In April 1916 a large force of heavily armed constables was sent to arrest him. A shot was fired, and in the confusion two Maori, including Rua’s son, were killed. The historian Judith Binney comments that the police later manipulated the evidence and claimed that Maori, planning an ambush, had fired first. Rua and his followers denied this. According to Binney, the “weight of evidence” supports the Maori case. She also suggests that one of the Maori who died might have been executed. The way in which the arrest warrant was executed was later found to be highly questionable, if not illegal.
Rua’s trial in the Supreme Court was one of the longest in New Zealand’s legal history. He was found not guilty of sedition, but guilty of resisting arrest. He was sentenced to one year’s hard labour, followed by 18 months’ imprisonment. The presiding officer, Judge Chapman, commented that Maori needed to learn that the law “reached every corner” of the land. Eight members of the jury later publicly protested the harshness of this sentence.
Till Human Voices Wake By Ian Hamilton, AUP
An account of Ian Hamilton’s experience of being locked up during the Second World War for his Pacifist convictions. But it’s far more than just a prison memoir – Till Human Voices Wake is a clear, and at times angry, explanation of his libertarian socialist beliefs. Hamilton’s analysis of Pakeha culture anticipated Germain Greer’s equally blunt assessment of White Australia and its repressed guilt for its history of environmental and human destruction.
The book inspired a piece of music by Christopher Blake recorded by the NZ Symphony Orchestra in 1986.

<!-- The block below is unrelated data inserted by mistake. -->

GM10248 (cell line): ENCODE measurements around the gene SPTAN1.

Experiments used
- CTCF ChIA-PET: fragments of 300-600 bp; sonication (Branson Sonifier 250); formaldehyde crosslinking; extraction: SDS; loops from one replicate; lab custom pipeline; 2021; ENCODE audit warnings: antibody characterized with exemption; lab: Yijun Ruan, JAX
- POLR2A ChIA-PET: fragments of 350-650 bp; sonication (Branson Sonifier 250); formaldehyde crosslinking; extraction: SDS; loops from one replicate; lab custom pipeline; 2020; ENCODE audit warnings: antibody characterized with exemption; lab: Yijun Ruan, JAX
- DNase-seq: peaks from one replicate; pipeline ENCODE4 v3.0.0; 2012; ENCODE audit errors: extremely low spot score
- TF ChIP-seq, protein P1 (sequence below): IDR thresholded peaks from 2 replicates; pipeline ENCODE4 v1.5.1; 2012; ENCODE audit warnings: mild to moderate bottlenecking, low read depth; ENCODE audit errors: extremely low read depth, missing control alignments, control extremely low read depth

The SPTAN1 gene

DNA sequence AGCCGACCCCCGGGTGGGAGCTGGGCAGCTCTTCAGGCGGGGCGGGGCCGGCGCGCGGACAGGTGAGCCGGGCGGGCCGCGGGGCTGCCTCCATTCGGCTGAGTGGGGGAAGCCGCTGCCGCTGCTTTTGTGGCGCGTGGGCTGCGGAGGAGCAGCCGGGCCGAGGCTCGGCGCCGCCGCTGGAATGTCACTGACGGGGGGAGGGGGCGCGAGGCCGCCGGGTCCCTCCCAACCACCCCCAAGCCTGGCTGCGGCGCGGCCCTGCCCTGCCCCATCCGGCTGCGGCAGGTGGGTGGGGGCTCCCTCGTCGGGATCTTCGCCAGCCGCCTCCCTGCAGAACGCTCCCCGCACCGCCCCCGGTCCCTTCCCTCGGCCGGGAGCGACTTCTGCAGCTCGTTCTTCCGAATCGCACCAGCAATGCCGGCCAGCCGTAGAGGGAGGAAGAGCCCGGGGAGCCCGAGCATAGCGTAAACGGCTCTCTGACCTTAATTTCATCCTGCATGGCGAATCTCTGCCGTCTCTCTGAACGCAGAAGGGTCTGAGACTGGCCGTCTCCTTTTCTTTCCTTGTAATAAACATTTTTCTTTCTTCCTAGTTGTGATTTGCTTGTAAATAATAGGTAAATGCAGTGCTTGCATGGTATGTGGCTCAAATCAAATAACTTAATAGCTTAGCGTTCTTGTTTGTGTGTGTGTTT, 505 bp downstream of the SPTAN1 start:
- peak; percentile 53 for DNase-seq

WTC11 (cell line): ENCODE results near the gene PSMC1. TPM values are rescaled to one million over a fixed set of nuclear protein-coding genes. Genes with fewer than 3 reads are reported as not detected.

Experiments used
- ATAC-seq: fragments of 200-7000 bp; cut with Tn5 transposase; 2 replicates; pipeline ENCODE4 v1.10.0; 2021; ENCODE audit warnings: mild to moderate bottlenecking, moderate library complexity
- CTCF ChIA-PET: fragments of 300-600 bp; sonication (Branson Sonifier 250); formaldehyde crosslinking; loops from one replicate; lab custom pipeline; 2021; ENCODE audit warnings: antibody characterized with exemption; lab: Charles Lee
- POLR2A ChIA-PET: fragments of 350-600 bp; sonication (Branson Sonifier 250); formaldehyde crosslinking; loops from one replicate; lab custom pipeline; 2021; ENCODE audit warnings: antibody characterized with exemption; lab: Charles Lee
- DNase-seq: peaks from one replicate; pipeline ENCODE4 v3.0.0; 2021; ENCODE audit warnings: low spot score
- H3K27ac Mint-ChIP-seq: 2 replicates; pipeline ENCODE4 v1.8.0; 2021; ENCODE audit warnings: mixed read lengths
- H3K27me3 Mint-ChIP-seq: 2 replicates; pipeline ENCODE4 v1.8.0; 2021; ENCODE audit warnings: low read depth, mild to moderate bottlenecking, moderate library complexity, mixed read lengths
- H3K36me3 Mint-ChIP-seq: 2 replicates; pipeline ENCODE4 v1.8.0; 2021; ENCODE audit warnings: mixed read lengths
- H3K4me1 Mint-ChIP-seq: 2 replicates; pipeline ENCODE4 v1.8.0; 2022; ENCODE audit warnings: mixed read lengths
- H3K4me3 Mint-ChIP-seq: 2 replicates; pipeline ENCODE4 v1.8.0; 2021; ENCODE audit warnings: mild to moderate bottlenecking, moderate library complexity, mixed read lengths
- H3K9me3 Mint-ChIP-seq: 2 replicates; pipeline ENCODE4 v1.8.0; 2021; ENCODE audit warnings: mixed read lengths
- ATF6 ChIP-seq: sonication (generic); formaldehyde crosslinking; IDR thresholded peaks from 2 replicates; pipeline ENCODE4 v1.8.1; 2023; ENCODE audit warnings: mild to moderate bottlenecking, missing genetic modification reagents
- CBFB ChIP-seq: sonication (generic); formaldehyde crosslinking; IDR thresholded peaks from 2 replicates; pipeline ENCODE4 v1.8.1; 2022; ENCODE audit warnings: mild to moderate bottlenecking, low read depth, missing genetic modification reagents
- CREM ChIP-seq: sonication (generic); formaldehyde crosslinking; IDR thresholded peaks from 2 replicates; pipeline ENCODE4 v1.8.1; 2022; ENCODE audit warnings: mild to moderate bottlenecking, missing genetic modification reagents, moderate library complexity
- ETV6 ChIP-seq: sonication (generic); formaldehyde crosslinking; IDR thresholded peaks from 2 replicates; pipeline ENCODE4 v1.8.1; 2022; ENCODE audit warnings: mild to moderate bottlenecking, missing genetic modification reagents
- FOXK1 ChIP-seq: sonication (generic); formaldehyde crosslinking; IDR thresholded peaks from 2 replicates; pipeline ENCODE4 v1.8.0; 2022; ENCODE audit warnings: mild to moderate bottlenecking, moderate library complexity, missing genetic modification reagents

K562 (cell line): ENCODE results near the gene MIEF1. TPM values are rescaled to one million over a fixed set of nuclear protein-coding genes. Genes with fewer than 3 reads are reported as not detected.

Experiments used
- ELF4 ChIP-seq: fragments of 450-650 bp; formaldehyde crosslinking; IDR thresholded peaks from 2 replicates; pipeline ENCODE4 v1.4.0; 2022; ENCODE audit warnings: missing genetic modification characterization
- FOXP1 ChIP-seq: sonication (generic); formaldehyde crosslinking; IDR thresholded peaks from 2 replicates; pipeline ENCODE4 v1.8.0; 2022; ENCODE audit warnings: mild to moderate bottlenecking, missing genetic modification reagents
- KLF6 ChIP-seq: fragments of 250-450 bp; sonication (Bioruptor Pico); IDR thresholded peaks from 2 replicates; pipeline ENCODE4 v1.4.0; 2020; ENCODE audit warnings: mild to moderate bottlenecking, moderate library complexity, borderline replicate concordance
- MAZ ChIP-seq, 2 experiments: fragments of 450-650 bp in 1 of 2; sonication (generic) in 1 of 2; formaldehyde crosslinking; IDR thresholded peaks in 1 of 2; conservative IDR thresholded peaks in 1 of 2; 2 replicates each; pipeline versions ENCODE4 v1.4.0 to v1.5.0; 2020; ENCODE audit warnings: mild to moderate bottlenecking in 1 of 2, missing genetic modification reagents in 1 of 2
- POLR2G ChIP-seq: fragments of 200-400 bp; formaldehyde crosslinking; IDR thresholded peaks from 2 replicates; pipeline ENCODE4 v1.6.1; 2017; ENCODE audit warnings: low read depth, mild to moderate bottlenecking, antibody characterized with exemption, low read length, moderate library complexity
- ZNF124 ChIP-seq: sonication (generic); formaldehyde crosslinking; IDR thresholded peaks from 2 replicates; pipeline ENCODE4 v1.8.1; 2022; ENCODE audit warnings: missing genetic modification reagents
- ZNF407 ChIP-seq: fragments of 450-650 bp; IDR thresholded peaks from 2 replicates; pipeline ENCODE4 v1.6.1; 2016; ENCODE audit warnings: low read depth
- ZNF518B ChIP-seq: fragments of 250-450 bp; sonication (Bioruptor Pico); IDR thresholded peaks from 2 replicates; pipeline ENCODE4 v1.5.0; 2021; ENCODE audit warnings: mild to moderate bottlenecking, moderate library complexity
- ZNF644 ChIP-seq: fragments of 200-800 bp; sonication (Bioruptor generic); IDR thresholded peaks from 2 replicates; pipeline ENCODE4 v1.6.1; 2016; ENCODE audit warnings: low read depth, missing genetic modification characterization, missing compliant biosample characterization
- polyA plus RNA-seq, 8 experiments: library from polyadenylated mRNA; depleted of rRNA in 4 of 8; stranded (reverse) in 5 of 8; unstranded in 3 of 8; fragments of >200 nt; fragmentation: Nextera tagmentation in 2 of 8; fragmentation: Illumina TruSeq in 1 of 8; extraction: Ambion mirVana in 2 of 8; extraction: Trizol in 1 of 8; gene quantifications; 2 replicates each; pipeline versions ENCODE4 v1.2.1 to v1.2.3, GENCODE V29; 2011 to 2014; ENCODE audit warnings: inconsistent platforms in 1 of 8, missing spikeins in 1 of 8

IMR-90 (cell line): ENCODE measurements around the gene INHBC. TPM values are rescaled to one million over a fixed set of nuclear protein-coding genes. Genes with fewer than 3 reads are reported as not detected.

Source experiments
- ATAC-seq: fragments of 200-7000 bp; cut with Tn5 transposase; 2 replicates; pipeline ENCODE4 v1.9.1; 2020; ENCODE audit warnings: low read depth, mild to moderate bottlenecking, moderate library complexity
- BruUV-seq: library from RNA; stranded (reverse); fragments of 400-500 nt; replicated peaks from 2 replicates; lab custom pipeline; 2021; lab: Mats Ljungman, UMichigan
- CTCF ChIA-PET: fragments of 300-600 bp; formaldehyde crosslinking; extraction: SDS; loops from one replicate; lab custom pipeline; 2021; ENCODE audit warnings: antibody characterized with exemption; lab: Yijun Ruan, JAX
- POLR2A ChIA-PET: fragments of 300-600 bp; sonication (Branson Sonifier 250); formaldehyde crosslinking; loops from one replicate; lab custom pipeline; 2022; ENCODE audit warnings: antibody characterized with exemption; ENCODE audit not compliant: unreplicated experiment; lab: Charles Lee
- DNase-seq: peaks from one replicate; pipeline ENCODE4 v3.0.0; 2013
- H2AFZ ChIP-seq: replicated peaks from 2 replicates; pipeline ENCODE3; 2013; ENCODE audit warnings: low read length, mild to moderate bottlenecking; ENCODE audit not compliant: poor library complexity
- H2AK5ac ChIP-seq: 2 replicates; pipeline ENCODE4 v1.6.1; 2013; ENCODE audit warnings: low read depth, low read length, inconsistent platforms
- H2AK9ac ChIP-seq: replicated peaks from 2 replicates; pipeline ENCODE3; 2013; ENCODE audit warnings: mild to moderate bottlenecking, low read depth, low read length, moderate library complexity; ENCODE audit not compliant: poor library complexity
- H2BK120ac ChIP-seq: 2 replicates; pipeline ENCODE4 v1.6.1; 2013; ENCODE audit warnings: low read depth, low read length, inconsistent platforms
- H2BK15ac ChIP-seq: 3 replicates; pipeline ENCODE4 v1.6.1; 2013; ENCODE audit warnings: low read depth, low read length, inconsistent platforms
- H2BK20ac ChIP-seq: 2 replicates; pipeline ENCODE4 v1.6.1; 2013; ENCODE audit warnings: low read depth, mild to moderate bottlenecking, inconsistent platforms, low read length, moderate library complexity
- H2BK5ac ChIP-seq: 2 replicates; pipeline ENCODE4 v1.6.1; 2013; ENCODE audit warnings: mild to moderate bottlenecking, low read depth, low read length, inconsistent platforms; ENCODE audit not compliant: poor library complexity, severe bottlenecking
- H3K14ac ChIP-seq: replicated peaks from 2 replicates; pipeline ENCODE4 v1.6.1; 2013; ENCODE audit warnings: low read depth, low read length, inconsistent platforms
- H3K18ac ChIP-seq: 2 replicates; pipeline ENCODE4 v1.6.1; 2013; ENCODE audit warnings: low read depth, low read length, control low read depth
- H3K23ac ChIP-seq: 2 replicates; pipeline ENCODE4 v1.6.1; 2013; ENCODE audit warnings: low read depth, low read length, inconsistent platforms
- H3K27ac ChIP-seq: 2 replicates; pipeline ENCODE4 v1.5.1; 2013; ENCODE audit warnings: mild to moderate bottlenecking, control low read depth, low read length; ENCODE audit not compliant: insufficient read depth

And Hamilton has the distinction, according to the Australian National Dictionary, of being the first person to use the phrase “our tongue’s like the bottom of a cocky’s cage” in print. (Perhaps more surprisingly there’s four others listed as using it since.)
Bomber Grounded, Runway Closed by Ciaron O’Reilly, Rose Hill Publishers
What follows is an extract of a review by Lynda Hansen published in Australia’s Green Left Weekly.
On January 1, 1991, [New Zealander] Moana Cole, Susan Frankel, Ciaron O’Reilly and William M. Streit took hammers and disarmed a B-52 bomber and temporarily closed the runway at Griffiss Air Force Base in New York state.
The activists quoted from the scriptures to arresting soldiers: that nations could come together to beat swords into ploughshares rather than prepare for war.
This book chronicles the ANZUS Ploughshares direct disarmament action, intended as part of international resistance to the Gulf War. It also explains the religious philosophy of the Catholic Worker tradition and its community-based existence to serve the poor.
Catholic Worker runs soup kitchens in Los Angeles to serve 1500 people a day. The community is involved in a form of non-violent direct action.
In letters written from Montgomery County Jail, O’Reilly reflects on cell life: the setting of humiliation and vengeance, and unexpected human beauty and warmth. O’Reilly says that jail is about institutional dehumanisation and has little to do with justice or reconciliation and nothing to do with the causes of crime.
There are lighter moments as well, such as the debate between a Syrian and an Afghani on which way is Mecca: east or west? O’Reilly interjects trying to put the Galileo position — that the world is round and Mecca is to be found in both directions.
For more on New Zealanders who have risked life or liberty resisting war take a look at: ‘Lest we forget: remembering peacemakers on ANZAC Day.’